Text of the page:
August 31, 2018

Our recent manuscript: https://arxiv.org/abs/1808.10011 Phonon is a collective excitation in a periodic arrangement of atoms or molecules in like solid crystals and some liquids. Often designated as a quasiparticle it represents an excited state…

Timur Bazhirov

| Author

Our recent manuscript: https://arxiv.org/abs/1808.10011 Phonon is a collective excitation in a periodic arrangement of atoms or molecules in like solid crystals and some liquids. Often designated as a quasiparticle it represents an excited state…

*Phonon* is a collective excitation in a periodic arrangement of atoms or molecules in solid crystals and some liquids. Often designated as a quasiparticle it represents an excited state characterized by the modes of the interacting atoms. Phonons play a major role in many of the physical properties of materials, such as thermal and electrical conductivity, for example.

One of the ways to calculate phonons is to use Density Functional Perturbation Theory [2] and extract the dispersion relations that can tell how a material responds to an atomic vibration at a specific frequency and shape. This approach is well established and accurate, however, very computationally demanding. In order to calculate the phonon dispersions we need to repeat a total energy calculation for each of the perturbations of the original crystal lattice. Even when we only have 2 atoms in the unit cell, there are already 2*3 = 6 phonon modes.

In order to produce the spectra that take into account sophisticated displacements like the one pictured above, one usually needs to calculate the phonon frequencies on a grid of so called “q-points”, with even the simplest 2x2x2 grid increasing the amount of calculation 8-fold (without considering the symmetry). Thus phonons are usually two or three orders of magnitude more computationally expensive than the total energy calculations. The real limitation, however, is the wait time, as needing to spend a month before a calculation can complete .

We deploy a “map-reduce” type embarrassingly parallel workflow (as originally explained in [3]) and split the phonon calculation into many small independent tasks for each q-point and each irreducible representation.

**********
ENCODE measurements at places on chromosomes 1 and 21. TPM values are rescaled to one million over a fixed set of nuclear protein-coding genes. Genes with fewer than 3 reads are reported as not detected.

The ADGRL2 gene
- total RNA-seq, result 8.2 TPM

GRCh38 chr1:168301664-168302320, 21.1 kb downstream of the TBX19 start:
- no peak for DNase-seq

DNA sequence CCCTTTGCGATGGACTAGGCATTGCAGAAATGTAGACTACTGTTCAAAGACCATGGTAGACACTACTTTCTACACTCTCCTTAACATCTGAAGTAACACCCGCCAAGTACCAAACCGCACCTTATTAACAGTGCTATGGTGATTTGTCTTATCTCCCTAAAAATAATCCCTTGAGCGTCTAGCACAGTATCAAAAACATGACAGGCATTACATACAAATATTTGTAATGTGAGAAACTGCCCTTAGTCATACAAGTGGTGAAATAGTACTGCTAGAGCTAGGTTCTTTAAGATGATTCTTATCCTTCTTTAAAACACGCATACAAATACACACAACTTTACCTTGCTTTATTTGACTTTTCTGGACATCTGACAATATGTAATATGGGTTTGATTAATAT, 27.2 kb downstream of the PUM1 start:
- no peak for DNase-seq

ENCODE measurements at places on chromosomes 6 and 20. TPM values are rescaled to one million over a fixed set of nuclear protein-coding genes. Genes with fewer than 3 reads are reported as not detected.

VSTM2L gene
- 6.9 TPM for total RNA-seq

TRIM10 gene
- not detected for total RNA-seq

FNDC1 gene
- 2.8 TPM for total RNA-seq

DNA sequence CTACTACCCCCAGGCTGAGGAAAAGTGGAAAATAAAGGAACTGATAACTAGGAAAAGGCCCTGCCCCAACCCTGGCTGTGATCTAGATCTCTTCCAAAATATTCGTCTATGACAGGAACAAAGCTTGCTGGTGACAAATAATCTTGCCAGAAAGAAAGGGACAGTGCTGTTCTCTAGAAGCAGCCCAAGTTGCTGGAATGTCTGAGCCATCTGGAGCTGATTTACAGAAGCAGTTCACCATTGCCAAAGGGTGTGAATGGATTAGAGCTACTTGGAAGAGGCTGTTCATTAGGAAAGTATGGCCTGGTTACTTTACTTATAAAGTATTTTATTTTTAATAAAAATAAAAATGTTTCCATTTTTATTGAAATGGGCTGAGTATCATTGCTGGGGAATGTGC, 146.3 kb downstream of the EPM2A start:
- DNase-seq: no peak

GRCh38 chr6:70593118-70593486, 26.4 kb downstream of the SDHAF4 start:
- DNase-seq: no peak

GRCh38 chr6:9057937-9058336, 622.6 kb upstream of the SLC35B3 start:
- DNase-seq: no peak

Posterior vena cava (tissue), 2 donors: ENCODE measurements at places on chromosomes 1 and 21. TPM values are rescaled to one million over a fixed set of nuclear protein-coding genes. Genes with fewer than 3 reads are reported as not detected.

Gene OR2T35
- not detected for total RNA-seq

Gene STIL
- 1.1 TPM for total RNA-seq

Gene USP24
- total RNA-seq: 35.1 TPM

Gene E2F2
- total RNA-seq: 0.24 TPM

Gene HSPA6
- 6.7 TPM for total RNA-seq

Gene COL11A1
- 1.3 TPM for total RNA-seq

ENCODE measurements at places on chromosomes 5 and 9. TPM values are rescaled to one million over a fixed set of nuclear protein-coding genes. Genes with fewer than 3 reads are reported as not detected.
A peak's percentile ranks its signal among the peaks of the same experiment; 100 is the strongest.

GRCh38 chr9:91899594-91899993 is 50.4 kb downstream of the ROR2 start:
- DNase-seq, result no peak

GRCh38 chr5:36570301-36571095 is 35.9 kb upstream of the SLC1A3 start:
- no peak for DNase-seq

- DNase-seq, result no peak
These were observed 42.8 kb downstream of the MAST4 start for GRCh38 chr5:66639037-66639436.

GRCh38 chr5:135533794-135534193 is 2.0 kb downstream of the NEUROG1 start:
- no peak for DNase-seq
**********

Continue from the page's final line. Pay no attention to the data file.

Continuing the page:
Cloud computing is a perfect fit for this, because it allows one to provision and terminate the resources on-demand and get through all the independent tasks in parallel. This way the human time is limited by the duration of the longest individual task, which is comparable with a simple total energy calculation. Moreover, this approach also works well for large systems with many atoms in the crystal unit cell, since each individual task only has to deal with a single atomic displacement.

Yes. In the video below we demonstrate the approach for a crystal of ZnO, where the calculation of the electronic structure is using a 10x10x10 k-point grid, and the phonons are computed on a 6x6x6 q-point grid. From start to finish it takes 52 min total. Readers can access the input and output data of the above run at **this link** and further clone and adapt the workflow to their taste and calculate phonon dispersions for other materials using **platform.exabyte.io**.

A screencast demonstrating an example grid-parallel phonon dispersion calculation for ZnO performed at platform.exabyte.io.

[0] **https://arxiv.org/abs/1808.10011**

[1] **http://henriquemiranda.github.io/phononwebsite/**

[2] **http://cmt.dur.ac.uk/sjc/thesis_prt/node39.html**

[3] **http://citeseerx.ist.psu.edu/viewdoc/download?doi=10.1.1.617.8857&rep=rep1&type=pdf**